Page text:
SBS language | Australia Extends Foreign Travel Ban Again, Indian Community Calls ‘Major Setback’


Australian residents who have been planning to travel abroad for a long time in the hope that international borders will open soon for them, will now have to continue to wait a little longer.

The three-month extension of the human biosecurity emergency period will continue to drive away families divided by the COVID-19 border closure.


Strong points:

  • Federal government extends closure of Australian border until December 17
  • Australian citizens and permanent residents need permission to travel abroad
  • Frequent travelers see the extension as a major setback for work and family reasons

Extension after extension

On September 2, Health Minister Greg Hunt announced the extension of the border closure under the 2015 Biosafety Act until December 17.

“The Australian Lead Health Protection Committee (AHPPC) has indicated that the international COVID-19 situation continues to pose an unacceptable risk to public health,” Minister Hunt said in a press release.

The extension of the emergency period is an appropriate response to this risk

The emergency period has been in place since March 18, 2020 and has been extended every few months. The current expansion ends on September 17, which will be carried over by the announced expansion.

It restricts overseas travel for Australian citizens and permanent residents, restricts the entry of cruise ships into Australia, and imposes trade restrictions at retail outlets at international airports.

Currently, Australian citizens and permanent residents can only leave the country under certain conditions that require government permission.

Health Minister Greg Hunt on Thursday extended the human biosafety emergency period under the 2015 Biosafety Act until December 17.

James D. Morgan / Getty Images

Setback for frequent travelers

For those who have frequently used international travel to run their businesses, the successively prolonged border closures have been a drag.

Melbourne-based businessman Ashish Vohra believes the government’s move is a “major setback” for those like him.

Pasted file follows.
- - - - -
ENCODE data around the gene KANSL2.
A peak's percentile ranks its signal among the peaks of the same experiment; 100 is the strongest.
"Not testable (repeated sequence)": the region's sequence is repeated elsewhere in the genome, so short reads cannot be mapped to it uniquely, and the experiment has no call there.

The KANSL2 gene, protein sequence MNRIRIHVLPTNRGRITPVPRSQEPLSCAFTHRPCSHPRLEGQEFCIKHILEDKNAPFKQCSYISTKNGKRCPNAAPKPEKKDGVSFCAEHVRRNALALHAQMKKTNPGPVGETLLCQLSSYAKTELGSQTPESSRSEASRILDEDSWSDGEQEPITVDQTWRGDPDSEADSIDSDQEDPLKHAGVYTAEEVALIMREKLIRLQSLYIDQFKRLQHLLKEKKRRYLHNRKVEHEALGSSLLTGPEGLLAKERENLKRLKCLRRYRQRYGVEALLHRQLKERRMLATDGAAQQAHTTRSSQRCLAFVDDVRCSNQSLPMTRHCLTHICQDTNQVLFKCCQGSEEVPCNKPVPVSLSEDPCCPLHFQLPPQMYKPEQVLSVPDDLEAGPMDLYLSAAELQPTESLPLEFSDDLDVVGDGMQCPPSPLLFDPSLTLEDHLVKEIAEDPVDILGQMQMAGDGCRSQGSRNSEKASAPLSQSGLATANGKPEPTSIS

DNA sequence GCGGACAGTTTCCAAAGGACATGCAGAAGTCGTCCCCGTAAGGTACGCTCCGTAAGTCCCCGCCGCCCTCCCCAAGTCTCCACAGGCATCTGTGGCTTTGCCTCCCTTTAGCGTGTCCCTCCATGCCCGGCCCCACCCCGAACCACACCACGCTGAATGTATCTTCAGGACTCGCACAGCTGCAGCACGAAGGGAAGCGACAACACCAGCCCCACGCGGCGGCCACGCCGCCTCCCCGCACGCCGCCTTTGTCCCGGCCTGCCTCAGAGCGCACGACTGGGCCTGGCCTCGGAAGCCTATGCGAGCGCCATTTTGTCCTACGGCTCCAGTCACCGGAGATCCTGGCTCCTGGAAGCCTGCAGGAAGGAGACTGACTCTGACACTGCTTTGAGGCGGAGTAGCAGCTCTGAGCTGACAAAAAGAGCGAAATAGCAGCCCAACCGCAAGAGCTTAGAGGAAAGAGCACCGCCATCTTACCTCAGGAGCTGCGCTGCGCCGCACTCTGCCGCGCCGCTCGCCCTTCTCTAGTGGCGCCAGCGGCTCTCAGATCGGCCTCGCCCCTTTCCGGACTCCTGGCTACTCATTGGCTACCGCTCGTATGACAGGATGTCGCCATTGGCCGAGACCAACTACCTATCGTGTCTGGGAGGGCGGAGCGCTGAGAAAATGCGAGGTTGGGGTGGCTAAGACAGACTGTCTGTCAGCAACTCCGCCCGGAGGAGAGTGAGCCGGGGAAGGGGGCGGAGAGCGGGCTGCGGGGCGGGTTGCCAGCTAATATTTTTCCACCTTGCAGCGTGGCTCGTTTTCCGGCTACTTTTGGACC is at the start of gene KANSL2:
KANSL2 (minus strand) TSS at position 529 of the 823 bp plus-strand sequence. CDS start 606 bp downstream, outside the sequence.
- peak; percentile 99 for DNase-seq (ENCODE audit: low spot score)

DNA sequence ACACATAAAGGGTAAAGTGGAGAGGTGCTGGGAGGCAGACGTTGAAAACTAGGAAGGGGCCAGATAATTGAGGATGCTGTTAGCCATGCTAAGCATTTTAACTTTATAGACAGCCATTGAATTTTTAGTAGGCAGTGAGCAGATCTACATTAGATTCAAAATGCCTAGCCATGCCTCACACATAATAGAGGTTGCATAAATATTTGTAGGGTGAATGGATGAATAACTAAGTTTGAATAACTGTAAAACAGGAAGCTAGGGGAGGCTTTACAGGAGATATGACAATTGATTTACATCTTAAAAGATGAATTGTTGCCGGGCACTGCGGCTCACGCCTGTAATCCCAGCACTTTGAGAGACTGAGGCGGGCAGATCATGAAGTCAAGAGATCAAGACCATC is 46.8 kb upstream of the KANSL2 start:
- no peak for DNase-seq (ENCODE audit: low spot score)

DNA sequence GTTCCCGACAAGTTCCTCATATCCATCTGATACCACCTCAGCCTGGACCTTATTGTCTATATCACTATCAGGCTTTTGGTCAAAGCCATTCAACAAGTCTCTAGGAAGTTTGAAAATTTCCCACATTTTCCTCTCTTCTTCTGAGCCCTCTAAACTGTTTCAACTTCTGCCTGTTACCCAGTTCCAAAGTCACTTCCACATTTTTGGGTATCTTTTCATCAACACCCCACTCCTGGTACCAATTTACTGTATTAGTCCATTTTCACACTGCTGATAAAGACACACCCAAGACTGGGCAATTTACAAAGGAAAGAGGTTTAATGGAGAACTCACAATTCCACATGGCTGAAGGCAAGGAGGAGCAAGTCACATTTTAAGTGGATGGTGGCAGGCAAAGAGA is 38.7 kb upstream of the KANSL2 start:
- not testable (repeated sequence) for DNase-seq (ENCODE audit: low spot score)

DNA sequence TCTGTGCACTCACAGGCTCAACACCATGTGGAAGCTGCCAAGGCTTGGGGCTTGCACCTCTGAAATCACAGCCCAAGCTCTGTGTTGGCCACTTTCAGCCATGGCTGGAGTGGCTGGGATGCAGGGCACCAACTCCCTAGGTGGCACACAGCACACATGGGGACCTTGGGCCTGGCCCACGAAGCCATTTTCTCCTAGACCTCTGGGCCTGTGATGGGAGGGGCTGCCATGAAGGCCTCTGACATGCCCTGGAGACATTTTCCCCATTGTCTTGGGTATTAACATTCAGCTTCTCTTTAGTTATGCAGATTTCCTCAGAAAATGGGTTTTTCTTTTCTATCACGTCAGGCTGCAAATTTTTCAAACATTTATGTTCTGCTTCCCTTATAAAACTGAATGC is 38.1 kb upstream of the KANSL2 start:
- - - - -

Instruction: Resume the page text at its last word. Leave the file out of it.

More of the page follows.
The government should not have extended the travel ban, especially when the vaccination rate is steadily increasing

Mr Vohra is said to be traveling abroad every three months for his businesses before the pandemic.

“Instead, they could have announced measures like allowing travel for people who have been fully vaccinated in Australia or some sort of home quarantine,” he told SBS Hindi, adding that his company had taken a hard blow over the past two years due to these travel restrictions.

Besides the financial loss, people like Mr. Vohra have also suffered on the emotional and family fronts.

The Vohra family were heartbroken earlier this year when they were unable to travel to India to mourn the loss of a family member.

Australian Indians

Sunita Dhindsa is a member of the Federation of Indian Associations of ACT.

Provided by Sunita Dhindsa

The world opens up, Australia remains closed

With the acceleration of the vaccination rate in Australia over the past month, residents have started to question the need to extend the border closure, especially when the rest of the world opens up thanks to increased vaccination. .

Countries like the US, UK, Canada, some EU member states and popular tourist destinations like the Maldives have lifted the barricades for fully vaccinated international travelers.

On September 2, New South Wales announced that 70% of its population had received at least one dose of the vaccine, while Victoria is expected to reach the same figure by the end of the month.

However, Sunita Dhindsa, a member of the Federation of Indian Associations of ACT, told SBS Hindi that the government’s decision to extend the border closure was only expected given the current COVID-19 situation in Australia.

It is more important that the government continue to allow overseas travel under certain conditions, including for compassionate reasons, and also continue to bring home stranded Australians who are waiting to return.

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